OBJECTIVE: Stroke research and clinical trials have focused mainly on anterior circulation stroke (ACS). Since clinical characteristics, mechanisms, and outcomes of posterior circulation stroke (PCS) have been reported different from ACS, more PCS studies are required, particularly researching the etiologies, to help establish an optimal management strategy.
METHODS: The present study analyzed patients of PCS who were consecutively admitted and registered in Taipei Veterans General Hospital Stroke Registry between 1 January 2012 to 28 February 2014. We demonstrated the distribution of etiologies, compared the clinical characteristics/outcomes among different etiology groups, and used univariate/multivariate analyses to identify the predictors for poor functional outcome (modified Rankin Scale ≥5) at discharge and 3 month.
RESULTS: About 286 patients of PCS were included for analyses. Basilar artery atheromatous branch occlusive disease (BABO, 28.0%) and large artery dissection (25.9%) were the two most common etiologies, followed by large artery atherosclerotic stenosis/occlusion (LAA, 20.6%), cardioembolism (CE, 18.5%) and small vessel disease (7.0%). Age, vascular risk factors, infarct locations and patterns, and outcomes were different among these five etiology groups. Multivariate analyses showed that age >70 y/o (discharge/3 month, OR, 95% CI: 3.05, 1.23-7.56/8.39, 2.32-30.33), admission NIH Stroke Scale >9 (19.50, 8.69-43.75/13.45, 5.59-32.39), and etiology (LAA versus BABO: 5.00, 1.58-15.83/4.00, 1.19-13.4; CE versus BABO: 3.36, 1.02-11.09/4.66, 1.40-15.46) were independently associated with poor functional outcome.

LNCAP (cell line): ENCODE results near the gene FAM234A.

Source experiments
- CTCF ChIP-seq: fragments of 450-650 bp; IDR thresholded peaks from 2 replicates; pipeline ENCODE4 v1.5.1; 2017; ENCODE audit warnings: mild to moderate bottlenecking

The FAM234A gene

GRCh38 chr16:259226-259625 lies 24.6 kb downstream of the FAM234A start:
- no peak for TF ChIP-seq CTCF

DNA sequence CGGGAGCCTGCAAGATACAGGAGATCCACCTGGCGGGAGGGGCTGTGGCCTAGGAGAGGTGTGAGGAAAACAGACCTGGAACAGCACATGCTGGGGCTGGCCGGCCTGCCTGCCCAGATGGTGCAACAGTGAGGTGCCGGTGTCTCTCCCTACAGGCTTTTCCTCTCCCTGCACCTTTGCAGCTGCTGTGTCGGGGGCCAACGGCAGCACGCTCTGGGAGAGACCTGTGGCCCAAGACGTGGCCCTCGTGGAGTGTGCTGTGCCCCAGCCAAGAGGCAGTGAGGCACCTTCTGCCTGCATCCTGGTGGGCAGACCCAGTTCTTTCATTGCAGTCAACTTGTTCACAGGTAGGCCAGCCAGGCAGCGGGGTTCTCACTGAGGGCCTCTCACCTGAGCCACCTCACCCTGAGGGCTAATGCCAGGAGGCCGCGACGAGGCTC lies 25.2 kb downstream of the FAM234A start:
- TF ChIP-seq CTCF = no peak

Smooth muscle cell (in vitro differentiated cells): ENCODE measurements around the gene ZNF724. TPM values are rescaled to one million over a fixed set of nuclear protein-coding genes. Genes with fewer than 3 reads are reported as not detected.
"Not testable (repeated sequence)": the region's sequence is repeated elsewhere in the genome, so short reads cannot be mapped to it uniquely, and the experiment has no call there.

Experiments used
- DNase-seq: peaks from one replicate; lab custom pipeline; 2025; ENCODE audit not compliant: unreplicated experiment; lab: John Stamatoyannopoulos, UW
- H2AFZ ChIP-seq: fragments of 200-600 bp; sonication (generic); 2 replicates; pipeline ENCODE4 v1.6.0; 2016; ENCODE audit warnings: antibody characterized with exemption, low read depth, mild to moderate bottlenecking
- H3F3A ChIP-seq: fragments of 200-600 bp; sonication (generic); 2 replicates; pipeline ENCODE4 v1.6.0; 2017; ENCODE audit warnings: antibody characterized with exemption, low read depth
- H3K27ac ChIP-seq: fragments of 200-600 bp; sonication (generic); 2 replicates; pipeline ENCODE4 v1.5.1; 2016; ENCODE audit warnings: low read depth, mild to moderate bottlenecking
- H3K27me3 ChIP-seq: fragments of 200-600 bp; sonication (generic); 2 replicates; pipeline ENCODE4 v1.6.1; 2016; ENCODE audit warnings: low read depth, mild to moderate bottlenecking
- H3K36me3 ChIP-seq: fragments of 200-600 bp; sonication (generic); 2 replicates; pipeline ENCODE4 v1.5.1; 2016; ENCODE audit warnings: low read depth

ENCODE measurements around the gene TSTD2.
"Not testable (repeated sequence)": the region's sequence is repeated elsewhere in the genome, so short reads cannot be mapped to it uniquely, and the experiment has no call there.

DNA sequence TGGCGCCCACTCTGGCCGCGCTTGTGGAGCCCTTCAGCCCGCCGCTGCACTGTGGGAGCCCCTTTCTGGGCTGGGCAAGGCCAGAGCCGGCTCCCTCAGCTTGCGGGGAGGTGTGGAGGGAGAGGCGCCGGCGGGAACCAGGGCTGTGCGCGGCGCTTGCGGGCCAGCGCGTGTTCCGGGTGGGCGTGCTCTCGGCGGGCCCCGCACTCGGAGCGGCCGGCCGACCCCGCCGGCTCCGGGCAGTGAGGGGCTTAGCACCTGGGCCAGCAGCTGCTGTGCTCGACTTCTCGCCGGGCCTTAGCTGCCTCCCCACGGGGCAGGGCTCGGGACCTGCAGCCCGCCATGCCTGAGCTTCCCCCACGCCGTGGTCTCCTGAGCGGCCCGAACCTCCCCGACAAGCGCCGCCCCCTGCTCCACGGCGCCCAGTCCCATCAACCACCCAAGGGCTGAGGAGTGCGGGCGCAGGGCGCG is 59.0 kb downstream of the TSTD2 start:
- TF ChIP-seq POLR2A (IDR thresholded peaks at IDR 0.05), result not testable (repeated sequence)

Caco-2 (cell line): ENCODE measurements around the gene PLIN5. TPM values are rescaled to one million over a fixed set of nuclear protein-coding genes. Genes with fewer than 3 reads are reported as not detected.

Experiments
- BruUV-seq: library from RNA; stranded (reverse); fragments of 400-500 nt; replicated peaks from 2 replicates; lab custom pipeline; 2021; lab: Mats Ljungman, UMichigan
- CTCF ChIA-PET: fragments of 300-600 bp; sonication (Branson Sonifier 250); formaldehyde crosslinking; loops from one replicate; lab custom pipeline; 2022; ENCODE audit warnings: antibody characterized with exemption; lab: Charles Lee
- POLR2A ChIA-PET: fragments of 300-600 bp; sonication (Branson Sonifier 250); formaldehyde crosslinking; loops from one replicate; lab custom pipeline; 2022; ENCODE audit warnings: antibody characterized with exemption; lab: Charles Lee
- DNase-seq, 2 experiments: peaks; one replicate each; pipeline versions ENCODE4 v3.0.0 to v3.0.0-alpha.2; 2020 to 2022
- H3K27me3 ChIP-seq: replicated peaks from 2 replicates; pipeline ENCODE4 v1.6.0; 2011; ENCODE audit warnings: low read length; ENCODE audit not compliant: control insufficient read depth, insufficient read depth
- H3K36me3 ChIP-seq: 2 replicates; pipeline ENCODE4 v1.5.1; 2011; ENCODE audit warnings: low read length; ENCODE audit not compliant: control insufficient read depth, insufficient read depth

INTERPRETATION: The etiologies of PCS are heterogeneous and shown to be associated with functional outcomes. Our results have shed lights on future pathophysiological research and designs of clinical trials for PCS.